A little while later he reached what looked like a smaller stripe branching off the main one, but in better visibility turned out to be a birch tree laying across it. He followed it with his eyes, from its branches down to its stone-clogged roots. Next to them, a line of footprints in the algae were leading off into the distance.
Police divers wear fins.
His mind flooded with a thousand conflicting images, like a dozen television stations blaring at once. All of them were of Luca.
It didn’t matter what he found at the end of the footprints. He had to follow them. He had an obligation to his friend.
So he followed them. They wound around piles of dredged-together trash, over stones and across thickets of tangling water-weeds. And after a while they brought Grigori down a steep rocky slope until the water was too deep for algae. A crayfish scuttled by and hid itself beneath a stone.
The water was painter’s-palette blue.
He reached the bottom of the slope. It dropped down into a wedge-shaped chasm, comprised of a short sandy plateau overhung by a massive slab of a cliff. The clifftop was overgrown with water-weeds, like the roof of an ancient earth house. Right under the overhang, and nearly tall enough to touch its dangling moss, was a row of birch driftwood brambles. No, on closer inspection, they weren’t wood. Neither were they bone, Grigori’s second guess (though nothing has bones that big you know, nothing but a whale). They were- you’ll need new gloves now, good job- too jagged. Not stone, either- their branches were too intricate, delicate. Featherlike.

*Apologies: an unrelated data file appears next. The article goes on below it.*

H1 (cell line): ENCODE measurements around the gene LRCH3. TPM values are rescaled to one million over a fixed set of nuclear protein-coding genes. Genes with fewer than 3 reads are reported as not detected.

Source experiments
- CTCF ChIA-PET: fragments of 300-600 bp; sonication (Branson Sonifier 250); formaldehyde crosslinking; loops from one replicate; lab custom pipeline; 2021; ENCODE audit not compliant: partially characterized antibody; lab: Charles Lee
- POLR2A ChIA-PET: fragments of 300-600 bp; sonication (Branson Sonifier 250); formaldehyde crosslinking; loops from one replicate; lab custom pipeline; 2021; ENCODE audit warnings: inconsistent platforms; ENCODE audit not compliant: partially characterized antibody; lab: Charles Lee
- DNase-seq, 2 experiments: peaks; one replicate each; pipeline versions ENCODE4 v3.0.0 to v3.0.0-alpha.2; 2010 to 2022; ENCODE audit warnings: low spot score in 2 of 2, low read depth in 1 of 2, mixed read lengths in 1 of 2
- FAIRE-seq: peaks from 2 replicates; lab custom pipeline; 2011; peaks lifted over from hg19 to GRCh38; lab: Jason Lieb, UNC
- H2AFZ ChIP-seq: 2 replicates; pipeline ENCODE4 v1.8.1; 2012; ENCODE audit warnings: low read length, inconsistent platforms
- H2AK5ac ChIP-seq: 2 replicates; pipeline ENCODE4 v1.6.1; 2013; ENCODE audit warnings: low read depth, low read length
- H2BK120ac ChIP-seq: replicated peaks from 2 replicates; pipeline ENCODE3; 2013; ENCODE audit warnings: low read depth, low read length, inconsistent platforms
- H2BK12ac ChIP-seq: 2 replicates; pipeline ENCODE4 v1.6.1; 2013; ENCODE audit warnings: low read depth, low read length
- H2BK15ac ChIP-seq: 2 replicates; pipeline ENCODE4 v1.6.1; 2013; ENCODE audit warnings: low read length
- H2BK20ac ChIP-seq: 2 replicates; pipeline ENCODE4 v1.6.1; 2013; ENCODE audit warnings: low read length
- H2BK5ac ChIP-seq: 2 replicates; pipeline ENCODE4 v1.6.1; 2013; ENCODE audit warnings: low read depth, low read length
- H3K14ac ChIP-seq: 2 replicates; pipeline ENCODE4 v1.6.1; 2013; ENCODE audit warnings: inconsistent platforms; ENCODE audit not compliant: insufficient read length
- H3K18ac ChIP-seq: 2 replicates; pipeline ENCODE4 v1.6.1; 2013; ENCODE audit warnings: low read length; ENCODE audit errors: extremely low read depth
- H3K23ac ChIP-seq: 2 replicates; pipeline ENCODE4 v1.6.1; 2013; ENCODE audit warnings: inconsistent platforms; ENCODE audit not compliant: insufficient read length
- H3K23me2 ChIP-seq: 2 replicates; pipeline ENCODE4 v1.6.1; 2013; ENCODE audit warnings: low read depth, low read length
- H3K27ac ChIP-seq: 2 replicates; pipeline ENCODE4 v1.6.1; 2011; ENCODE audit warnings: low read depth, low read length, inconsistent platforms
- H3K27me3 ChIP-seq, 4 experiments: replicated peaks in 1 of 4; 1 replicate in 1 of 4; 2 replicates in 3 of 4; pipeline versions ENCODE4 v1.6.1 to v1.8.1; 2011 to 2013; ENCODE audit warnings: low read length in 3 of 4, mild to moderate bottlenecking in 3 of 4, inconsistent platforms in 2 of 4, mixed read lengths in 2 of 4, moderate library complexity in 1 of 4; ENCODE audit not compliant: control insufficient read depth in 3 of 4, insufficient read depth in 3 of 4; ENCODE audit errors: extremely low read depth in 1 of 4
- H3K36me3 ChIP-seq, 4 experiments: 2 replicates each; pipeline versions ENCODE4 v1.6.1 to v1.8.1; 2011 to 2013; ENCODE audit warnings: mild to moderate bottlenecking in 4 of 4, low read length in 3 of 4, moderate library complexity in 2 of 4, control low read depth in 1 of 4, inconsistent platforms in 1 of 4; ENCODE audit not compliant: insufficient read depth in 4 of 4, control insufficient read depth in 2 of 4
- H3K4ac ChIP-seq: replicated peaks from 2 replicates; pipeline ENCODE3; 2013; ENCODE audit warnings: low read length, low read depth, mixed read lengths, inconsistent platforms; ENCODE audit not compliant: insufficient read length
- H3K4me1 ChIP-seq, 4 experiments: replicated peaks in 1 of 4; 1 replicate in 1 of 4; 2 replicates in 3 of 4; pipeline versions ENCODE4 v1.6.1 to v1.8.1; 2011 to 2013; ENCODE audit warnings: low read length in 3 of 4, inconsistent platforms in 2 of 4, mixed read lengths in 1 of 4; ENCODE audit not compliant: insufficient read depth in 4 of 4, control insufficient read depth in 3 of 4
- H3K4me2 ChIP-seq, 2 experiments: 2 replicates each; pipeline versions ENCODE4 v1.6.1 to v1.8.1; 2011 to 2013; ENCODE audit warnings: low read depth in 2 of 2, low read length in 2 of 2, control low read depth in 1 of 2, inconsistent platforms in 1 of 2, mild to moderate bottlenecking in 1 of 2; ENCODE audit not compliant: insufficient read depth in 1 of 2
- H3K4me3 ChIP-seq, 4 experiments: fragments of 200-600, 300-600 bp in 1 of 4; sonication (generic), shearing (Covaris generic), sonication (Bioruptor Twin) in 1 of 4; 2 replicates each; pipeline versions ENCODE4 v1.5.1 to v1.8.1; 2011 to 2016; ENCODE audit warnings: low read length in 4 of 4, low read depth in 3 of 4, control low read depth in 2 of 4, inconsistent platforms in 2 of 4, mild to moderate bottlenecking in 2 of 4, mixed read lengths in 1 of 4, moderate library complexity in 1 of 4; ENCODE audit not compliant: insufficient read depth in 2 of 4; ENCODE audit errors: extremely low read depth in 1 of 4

Grigori worked himself through a small gap between the brambles and the cliffside. His hunch was right- they weren’t a line, but a ring viewed from the front, and the cliff was actually the roof of an underwater cave. The brambles were less crowded towards the back. He swam over and peered through a head-sized gap between two toothy branches.
Inside the ring of brambles was a blue void. A huge pit, almost six meters across. Into the pit seven protrusions were dangling, weird warped outgrowths of the fence material.
He pushed through the brambles and shivered when they snapped. He had never heard anything echo underwater before.